Telehealth, mergers and new business arrangements to dominate healthcare post-COVID-19
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The COVID-19 pandemic caused the first contraction of the healthcare industry in the modern era, causing lucrative elective procedures to be sidelined as health systems wrangled with filled beds and spreading disease. Layoffs followed as 2020 dragged on and coronavirus surges relented.
But relief came in the form of the $2.2 trillion Coronavirus Aid, Relief, and Economic Security (CARES) Act, which earmarked $180 billion in healthcare-related spending, buoying struggling providers, allowing many to finish the year on solid ground.
The industry is now in recovery mode but still adjusting to a new way of doing business.
Telehealth, once a novel concept with mild interest among providers, erupted to the forefront of preventative medicine. Less than 1 percent of Medicare primary doctor visits were telehealth in February 2020 but spiked to 43 percent of visits in April of last year, driven by the pandemic, according to the American Hospital Association. Between August 2019 and August 2020, insurance claims for telehealth services in the U.S. rose 3,552 percent, according to FAIR Health’s Telehealth Regional Tracker.
Remote doctor visits are increasingly common in 2021 and experts believe they will become a staple moving forward. Telehealth is now the most attractive health investment segment over the next two years, according to KPMG’s 2021 Healthcare and Life Sciences Investment Outlook.
Hospital mergers have been ramping up for years, and experts are predicting that the financial strains of the pandemic will push consolidation. Merger trends in the past were largely consolidation of smaller, rural hospitals but the trend appears to have moved to larger systems pairing up.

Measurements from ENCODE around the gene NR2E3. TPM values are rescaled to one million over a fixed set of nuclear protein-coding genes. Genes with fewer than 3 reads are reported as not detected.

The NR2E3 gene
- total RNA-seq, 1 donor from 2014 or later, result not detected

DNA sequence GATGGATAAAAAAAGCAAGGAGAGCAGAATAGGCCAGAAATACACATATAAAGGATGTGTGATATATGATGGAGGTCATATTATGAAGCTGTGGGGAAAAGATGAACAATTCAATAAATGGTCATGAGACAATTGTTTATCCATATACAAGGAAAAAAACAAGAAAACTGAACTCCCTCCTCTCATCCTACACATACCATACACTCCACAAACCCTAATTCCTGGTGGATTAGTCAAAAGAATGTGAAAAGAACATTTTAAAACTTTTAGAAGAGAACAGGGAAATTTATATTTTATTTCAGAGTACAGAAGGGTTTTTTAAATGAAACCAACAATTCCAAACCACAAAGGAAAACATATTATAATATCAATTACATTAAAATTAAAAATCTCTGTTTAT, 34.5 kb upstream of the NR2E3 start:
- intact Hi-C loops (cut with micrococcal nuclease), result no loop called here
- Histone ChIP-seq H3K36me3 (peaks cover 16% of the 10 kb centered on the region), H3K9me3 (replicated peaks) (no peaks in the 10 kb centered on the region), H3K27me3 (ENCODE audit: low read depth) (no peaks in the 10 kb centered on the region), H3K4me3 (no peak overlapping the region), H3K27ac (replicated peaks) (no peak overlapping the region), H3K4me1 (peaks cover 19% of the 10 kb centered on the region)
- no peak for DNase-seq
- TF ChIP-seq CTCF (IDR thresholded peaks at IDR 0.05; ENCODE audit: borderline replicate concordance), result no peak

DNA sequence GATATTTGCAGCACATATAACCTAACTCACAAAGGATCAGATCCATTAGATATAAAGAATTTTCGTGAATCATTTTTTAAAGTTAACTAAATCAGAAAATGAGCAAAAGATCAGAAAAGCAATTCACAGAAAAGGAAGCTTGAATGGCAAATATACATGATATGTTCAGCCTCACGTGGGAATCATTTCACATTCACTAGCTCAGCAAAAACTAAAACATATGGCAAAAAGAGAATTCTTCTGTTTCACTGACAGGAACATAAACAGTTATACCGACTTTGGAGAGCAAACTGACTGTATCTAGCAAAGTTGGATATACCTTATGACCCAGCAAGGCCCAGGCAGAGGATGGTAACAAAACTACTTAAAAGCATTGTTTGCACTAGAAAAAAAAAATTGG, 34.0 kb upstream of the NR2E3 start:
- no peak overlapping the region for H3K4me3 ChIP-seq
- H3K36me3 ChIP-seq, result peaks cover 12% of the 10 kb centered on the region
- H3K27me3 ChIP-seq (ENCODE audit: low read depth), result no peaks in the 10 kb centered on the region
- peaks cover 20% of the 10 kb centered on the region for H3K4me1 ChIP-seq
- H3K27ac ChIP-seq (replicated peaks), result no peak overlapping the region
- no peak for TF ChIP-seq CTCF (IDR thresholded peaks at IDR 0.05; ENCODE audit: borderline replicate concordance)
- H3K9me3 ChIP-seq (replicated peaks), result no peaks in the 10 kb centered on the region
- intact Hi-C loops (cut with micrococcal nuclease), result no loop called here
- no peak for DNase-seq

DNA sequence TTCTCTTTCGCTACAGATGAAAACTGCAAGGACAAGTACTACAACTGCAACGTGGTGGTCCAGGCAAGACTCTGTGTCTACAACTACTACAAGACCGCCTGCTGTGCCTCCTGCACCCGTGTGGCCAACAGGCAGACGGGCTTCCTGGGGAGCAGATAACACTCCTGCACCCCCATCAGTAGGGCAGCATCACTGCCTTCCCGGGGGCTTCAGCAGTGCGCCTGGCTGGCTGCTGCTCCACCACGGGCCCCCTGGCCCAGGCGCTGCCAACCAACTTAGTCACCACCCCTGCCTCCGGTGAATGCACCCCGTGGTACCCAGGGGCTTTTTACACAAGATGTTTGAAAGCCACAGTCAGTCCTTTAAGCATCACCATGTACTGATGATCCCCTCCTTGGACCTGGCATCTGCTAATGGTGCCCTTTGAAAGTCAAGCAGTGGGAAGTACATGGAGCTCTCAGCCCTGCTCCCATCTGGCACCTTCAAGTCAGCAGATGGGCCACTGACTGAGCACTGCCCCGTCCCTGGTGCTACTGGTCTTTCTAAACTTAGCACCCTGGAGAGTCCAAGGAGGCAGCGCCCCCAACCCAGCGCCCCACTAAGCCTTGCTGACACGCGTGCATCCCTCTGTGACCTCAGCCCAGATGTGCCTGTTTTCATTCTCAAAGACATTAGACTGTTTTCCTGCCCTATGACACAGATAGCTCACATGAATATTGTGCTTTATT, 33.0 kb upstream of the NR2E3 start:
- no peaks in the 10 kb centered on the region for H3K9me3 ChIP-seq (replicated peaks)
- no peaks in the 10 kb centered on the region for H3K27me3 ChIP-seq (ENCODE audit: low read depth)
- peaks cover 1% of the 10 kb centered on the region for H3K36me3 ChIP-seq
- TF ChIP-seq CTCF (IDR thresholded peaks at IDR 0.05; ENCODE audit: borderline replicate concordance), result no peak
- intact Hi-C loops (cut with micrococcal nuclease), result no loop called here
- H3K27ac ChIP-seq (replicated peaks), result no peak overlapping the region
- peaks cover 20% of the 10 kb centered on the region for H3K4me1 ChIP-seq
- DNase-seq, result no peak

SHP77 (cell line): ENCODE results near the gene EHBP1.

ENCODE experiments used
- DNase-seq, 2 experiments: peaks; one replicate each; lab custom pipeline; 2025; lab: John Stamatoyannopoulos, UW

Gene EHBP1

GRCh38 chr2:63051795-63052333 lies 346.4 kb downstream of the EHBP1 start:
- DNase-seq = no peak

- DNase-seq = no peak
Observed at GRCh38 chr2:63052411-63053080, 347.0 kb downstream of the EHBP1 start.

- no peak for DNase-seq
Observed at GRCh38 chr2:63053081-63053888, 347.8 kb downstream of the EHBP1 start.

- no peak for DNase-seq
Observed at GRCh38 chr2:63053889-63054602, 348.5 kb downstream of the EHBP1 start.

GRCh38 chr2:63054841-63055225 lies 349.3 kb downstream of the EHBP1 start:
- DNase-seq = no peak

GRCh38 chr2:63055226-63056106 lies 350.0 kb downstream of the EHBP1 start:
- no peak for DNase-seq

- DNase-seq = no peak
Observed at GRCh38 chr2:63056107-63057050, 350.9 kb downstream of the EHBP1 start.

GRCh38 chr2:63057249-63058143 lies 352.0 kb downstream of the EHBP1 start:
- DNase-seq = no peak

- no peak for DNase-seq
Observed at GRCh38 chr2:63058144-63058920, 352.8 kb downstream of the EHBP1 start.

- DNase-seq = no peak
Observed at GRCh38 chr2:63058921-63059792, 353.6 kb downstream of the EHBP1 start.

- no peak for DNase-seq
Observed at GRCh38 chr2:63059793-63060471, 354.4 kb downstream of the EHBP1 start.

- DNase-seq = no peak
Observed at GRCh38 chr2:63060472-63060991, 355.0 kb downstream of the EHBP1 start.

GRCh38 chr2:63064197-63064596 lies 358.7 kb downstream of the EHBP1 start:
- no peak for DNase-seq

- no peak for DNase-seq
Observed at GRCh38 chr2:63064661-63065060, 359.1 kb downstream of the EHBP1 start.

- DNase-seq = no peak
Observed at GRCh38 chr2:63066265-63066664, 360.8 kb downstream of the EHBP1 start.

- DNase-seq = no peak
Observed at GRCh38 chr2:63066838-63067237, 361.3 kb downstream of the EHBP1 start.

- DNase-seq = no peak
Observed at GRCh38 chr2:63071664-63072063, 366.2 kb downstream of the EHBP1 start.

This is evident in the recent merger talks between Grand Rapids’ Spectrum Health and Southfield-based Beaumont Health, who plan to create a $12 billion, 22-hospital system in West and Southeast Michigan by this fall. The new system would create the state’s largest provider and employer.
The two health systems are promising improved care and lower costs. Whether they can deliver those is an open question.
Antitrust scrutiny is expected to ramp up as regulators call into question the cost savings claims of merging health systems. It’s not yet clear how the Federal Trade Commission or state regulators will weigh in on the Spectrum, Beaumont merger.
But eight large hospital mergers have been called off since May 2020, including two for Beaumont — a deal with Akron, Ohio-based Summa Health and the merger with Downers Grove, Ill.-based Advocate Aurora, which would have created a $17 billion, 36 hospital system. Beaumont had already cleared regulatory approvals for the Summa Health deal which fell apart as the two systems battled a COVID-19 surge last year.
To avoid regulatory scrutiny, KPMG predicts joint operating agreements will rise alongside mergers.
“These arrangements are attractive because of lower capital requirements, less regulatory scrutiny, and faster implementation,” the KPMG report said.
In April, Michigan Medicine announced a joint operating agreement with Mercy Health St. Mary’s in Grand Rapids and Mercy Health Muskegon to create the Cardiovascular Network of West Michigan, an open-heart surgery program that will share resources between the three entities.
The new program now competes directly with Spectrum, which operates the only open-heart surgery center in West Michigan.